While considered outmoded by the 19th century, they would prove to be an effective defence with the weapons available to the Germans in 1918.The town was taken by German forces in August 1914.Supported by mortars and covering fire from Lewis machine guns, they reached the bridge and erected the ladder.It was steadied by two riflemen and Averill was first up.By early November the New Zealand Division was outside Le Quesnoy.The next phase would involve the town although it was not the primary objective.The creeping barrage machine guns maintained intense fire throughout the first phase, in spite of the heavy shelling that came down round about the positions.The 3rd New Zealand (Rifle) Brigade resting before the Le Quesnoy attack (NZ Army Museum) The 3rd (New Zealand) Rifle Brigade had to clear positions forward of the town and this indicated that the Germans were prepared to fight and hold.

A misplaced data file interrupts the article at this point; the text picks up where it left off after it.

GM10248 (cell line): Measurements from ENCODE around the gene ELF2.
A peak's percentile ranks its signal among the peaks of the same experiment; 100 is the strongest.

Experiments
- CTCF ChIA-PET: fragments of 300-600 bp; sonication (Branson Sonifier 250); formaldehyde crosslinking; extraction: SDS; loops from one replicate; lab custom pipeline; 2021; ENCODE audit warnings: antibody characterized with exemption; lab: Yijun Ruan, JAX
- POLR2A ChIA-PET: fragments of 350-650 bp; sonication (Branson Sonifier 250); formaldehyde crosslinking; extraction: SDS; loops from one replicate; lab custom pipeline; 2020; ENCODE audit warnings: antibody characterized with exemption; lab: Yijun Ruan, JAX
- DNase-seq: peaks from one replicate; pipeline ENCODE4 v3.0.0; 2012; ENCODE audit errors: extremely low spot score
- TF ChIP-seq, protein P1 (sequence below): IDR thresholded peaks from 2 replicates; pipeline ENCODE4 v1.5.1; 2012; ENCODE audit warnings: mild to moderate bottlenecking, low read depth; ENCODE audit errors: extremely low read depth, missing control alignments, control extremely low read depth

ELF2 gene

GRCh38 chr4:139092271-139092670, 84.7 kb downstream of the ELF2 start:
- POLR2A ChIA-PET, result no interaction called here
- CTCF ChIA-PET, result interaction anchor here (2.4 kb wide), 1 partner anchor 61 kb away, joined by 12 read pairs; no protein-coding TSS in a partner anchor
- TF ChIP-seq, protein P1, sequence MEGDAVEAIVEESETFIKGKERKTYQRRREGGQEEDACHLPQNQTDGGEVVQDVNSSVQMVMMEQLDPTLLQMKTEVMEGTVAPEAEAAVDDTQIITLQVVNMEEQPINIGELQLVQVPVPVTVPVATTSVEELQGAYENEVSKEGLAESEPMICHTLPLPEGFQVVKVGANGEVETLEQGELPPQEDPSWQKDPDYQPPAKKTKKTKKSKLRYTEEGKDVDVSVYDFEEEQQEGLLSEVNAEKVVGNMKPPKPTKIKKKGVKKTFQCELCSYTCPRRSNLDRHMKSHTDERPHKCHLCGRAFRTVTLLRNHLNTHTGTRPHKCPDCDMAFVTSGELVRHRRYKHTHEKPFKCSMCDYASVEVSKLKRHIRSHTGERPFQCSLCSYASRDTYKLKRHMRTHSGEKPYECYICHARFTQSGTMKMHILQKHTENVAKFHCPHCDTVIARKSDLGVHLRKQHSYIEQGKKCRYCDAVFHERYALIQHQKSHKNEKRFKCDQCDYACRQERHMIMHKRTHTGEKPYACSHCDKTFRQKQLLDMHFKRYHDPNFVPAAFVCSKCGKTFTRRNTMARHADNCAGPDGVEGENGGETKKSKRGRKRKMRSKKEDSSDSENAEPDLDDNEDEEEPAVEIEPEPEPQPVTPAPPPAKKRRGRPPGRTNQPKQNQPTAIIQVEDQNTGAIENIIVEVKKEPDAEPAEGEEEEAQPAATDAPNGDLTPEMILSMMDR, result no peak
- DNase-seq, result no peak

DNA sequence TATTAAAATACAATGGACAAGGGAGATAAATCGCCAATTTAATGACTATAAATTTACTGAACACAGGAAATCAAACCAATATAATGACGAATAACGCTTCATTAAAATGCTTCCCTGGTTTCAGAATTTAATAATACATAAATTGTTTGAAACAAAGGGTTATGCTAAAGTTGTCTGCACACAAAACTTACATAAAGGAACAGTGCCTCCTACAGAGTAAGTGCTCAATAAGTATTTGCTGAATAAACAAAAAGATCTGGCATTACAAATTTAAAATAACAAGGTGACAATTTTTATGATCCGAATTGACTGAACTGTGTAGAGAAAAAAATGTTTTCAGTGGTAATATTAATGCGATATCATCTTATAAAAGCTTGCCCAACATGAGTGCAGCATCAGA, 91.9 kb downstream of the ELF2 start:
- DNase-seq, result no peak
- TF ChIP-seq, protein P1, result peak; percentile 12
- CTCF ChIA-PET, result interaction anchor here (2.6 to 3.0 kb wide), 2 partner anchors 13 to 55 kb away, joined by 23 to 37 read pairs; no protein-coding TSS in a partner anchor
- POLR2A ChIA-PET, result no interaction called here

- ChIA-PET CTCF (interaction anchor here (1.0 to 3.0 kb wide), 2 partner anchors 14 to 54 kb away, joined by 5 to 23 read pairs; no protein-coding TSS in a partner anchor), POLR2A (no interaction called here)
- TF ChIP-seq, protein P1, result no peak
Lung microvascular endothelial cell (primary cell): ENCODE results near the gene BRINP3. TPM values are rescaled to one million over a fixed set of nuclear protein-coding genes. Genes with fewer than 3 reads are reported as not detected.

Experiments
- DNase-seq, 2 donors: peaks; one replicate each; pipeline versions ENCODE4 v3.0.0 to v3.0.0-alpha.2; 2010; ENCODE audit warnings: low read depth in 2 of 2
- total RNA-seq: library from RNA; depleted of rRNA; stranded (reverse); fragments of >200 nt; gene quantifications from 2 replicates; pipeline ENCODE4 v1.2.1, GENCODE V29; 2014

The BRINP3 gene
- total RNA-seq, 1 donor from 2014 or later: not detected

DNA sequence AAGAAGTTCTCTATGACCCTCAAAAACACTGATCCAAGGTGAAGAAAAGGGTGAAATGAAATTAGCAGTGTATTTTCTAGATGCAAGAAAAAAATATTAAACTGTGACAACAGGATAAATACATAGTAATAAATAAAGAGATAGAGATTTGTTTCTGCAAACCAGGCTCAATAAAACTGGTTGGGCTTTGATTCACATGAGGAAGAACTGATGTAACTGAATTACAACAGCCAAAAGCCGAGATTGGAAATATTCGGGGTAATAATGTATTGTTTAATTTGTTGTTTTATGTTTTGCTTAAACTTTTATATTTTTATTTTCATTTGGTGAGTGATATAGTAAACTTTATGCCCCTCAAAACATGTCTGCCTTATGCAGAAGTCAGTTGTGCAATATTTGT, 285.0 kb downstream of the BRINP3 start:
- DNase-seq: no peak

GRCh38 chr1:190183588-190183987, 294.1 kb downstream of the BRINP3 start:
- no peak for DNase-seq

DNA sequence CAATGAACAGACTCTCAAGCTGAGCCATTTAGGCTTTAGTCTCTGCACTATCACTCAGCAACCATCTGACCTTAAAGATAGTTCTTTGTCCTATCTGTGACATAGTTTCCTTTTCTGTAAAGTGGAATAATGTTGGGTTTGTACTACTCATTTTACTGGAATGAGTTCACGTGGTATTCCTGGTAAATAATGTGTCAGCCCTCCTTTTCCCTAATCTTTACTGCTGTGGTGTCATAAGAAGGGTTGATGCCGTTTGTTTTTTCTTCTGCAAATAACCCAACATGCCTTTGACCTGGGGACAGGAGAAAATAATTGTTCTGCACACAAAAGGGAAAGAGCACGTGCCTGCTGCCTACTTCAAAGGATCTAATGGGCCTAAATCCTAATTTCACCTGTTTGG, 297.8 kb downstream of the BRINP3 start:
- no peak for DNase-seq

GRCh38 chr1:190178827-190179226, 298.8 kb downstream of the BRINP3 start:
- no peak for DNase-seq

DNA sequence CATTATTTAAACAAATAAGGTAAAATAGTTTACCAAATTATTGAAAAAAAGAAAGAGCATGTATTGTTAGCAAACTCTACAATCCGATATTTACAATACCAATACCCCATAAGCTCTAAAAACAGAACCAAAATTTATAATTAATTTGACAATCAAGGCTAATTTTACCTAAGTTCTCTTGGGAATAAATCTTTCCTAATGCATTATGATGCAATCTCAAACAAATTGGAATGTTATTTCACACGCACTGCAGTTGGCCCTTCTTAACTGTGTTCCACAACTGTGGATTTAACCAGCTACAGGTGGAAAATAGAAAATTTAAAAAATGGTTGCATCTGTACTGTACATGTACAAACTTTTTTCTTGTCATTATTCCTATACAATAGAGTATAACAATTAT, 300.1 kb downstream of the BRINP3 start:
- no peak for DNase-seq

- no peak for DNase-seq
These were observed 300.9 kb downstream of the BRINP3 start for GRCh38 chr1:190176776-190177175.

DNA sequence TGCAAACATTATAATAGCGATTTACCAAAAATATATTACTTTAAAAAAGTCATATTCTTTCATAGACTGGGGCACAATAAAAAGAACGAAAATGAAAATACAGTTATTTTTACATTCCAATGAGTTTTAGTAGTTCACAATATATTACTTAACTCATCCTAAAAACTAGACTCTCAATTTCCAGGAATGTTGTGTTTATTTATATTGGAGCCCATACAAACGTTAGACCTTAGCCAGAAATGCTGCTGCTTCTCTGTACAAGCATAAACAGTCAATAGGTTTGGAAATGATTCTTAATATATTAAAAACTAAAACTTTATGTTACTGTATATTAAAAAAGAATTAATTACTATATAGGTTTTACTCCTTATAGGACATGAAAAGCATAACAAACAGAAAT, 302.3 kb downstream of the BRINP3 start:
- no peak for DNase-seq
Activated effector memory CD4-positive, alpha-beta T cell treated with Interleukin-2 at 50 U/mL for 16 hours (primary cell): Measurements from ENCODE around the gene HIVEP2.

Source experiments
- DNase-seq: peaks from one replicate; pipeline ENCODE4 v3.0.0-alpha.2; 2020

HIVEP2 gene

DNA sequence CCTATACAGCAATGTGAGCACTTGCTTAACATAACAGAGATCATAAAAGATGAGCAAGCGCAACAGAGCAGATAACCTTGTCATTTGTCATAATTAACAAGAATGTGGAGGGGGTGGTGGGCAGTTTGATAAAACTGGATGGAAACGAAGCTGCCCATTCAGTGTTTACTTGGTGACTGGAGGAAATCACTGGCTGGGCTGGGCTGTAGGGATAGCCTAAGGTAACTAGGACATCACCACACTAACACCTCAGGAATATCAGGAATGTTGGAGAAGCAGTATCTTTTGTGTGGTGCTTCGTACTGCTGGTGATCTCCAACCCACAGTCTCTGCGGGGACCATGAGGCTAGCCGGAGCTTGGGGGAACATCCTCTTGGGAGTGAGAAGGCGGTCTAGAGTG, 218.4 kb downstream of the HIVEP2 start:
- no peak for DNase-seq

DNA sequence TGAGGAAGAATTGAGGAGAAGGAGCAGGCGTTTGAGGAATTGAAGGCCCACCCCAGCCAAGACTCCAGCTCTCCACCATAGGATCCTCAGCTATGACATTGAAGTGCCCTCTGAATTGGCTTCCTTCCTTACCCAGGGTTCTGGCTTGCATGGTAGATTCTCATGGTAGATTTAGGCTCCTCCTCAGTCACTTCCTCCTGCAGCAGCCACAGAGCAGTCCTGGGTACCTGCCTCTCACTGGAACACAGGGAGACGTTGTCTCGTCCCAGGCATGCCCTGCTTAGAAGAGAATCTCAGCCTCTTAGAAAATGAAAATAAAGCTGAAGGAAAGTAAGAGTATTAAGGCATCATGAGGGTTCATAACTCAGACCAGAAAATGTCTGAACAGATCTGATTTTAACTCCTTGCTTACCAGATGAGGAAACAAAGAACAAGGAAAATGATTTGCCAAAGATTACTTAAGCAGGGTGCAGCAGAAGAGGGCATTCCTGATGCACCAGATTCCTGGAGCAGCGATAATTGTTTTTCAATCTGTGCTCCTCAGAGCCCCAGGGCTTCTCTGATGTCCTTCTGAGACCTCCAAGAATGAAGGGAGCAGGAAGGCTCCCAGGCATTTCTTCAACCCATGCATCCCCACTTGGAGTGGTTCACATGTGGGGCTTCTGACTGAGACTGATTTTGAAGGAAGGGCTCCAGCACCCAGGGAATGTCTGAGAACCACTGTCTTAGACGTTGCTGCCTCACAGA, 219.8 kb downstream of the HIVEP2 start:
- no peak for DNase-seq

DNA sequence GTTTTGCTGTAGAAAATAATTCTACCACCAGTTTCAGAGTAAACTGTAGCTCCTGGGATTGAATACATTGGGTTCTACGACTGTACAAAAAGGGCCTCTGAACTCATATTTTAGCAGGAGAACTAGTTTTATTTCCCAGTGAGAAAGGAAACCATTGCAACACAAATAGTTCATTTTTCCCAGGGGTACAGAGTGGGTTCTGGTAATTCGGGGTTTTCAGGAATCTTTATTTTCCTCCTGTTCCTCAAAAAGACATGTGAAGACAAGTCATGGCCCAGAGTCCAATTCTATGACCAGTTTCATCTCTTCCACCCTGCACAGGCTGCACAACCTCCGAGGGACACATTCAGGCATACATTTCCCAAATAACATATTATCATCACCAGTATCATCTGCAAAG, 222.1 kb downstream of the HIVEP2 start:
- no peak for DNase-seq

At 5.30am, the guns opened fire and the New Zealand Division raced forward.There was an instant crashing through some brushwood on the far side and Averill saw two Germans of the bombing post rushing away. The whole enemy party bolted into an underground cavern under the rampart. By this time the remainder of the battalion were swarming up the ladder.They were led by Barraclough himself who took with him a signaller and apparatus in order to open communications with brigade headquarters and establish the 4th Battalion’s claim to the honour of the town’s capture.The Division’s Official History recorded the moment: “ … The two officers could see a pair of machine guns on the salient on their right, pointing into the moat but abandoned.Averill quickly reached the top of the brick work and stepped over the coping onto the grassy bank. It was one of the most dramatic moments in the Division’s history. They stood up and walked over the top of the grass slope and down the other side towards the boulevard. Kerr fired a shot at the man who appeared to be leader, but missed.